--Sen. Sam Brownback (R-KS) addresses the Heritage Foundation about his bill to end wasteful and inefficient government spending.
At 11:00 am ET, Rep. Steve Israel (D-NY) and Rep. Tim Johnson (R-IL) hold a news conference announcing the formation of the Center Aisle Caucus. We don't need to tell you what the Cynics Caucus in the Gang of 500 thinks of that . . .
At 11:30 am ET, Sens. Specter, Harkin, and Kennedy, and Reps. Mike Castle and Diana DeGette hold a news conference to announce a bill to expand the current federal funding policy for stem cell research.
At 3:00 pm ET, John Negroponte, the U.S. Ambassador to Iraq, briefs Senators in closed session. He moves to the House at 4:00 pm ET.
Tonight at 7:00 pm ET at the Kennedy Center, the Bradley Foundation, one of the largest conservative philanthropic organizations in the country, honors George Will, Robert George, Ward Connolly, and Heather MacDonald for their contributions to public life.
The White House famously bypasses the filter of the national media to project its message to specific audiences in specific states. But Democrats, led by the Susan McCue-Jim Manley war room, are leaving their own mark on local coverage of the President's Social Security tour.
They did a fine job of helping to position stories ahead of President Bush's visit to Nebraska and Florida last week, and judging by some of the coverage in New Hampshire, they're similarly engaged.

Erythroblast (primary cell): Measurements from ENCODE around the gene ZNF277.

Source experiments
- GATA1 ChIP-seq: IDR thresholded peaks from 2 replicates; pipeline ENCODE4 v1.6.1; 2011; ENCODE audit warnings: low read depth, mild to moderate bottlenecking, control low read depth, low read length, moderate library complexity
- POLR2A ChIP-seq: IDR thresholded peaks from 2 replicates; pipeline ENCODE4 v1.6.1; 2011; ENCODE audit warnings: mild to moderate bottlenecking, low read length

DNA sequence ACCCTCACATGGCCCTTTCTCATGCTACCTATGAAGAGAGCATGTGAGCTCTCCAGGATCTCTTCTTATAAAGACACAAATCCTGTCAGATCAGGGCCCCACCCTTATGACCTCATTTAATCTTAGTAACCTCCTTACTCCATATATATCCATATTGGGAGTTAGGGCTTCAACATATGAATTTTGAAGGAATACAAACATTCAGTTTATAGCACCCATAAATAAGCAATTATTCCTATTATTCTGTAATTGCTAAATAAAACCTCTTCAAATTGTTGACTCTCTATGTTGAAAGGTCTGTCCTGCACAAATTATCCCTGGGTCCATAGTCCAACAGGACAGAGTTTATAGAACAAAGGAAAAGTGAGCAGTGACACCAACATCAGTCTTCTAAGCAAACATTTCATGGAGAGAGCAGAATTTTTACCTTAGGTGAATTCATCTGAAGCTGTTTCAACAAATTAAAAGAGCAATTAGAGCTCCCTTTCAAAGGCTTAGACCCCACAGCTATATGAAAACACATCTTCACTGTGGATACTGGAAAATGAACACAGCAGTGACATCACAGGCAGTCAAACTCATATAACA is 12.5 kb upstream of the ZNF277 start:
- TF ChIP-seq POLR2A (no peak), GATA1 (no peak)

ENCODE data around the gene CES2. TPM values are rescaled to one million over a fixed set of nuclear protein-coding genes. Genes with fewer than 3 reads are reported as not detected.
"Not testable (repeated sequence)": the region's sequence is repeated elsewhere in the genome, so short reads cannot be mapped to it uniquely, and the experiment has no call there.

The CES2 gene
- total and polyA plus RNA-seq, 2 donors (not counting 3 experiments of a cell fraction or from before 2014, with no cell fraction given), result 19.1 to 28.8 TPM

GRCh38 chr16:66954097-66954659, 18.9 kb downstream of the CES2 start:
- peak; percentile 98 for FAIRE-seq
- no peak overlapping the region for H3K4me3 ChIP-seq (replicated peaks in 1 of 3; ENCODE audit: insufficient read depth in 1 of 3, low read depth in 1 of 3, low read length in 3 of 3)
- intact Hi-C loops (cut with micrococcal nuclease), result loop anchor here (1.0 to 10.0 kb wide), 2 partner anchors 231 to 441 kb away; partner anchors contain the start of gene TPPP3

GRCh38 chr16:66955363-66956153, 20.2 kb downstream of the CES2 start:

The New Hampshire Democratic Party's permanent campaign continues with a rally tomorrow and with judiciously distributed talking points furnished by the national party. The rally, timed to counter Bush's visit directly, is being organized by the party and allies, like the Alliance for Retired Americans.
The DCCC is ginning up local coverage of GOP lawmakers' past statements on Social Security using this Web site: LINK
And Josh Marshall's close attention to what current members of Congress are saying about Social Security has proved an invaluable resource for Democratic discipline. LINK
To wit: the AP's preview of President Bush's trip to New Hampshire includes all the opposition arrayed against him, and Notes polls showing some healthy support for the personal accounts idea in theory, and/but much less so when the plan means giving up benefits. LINK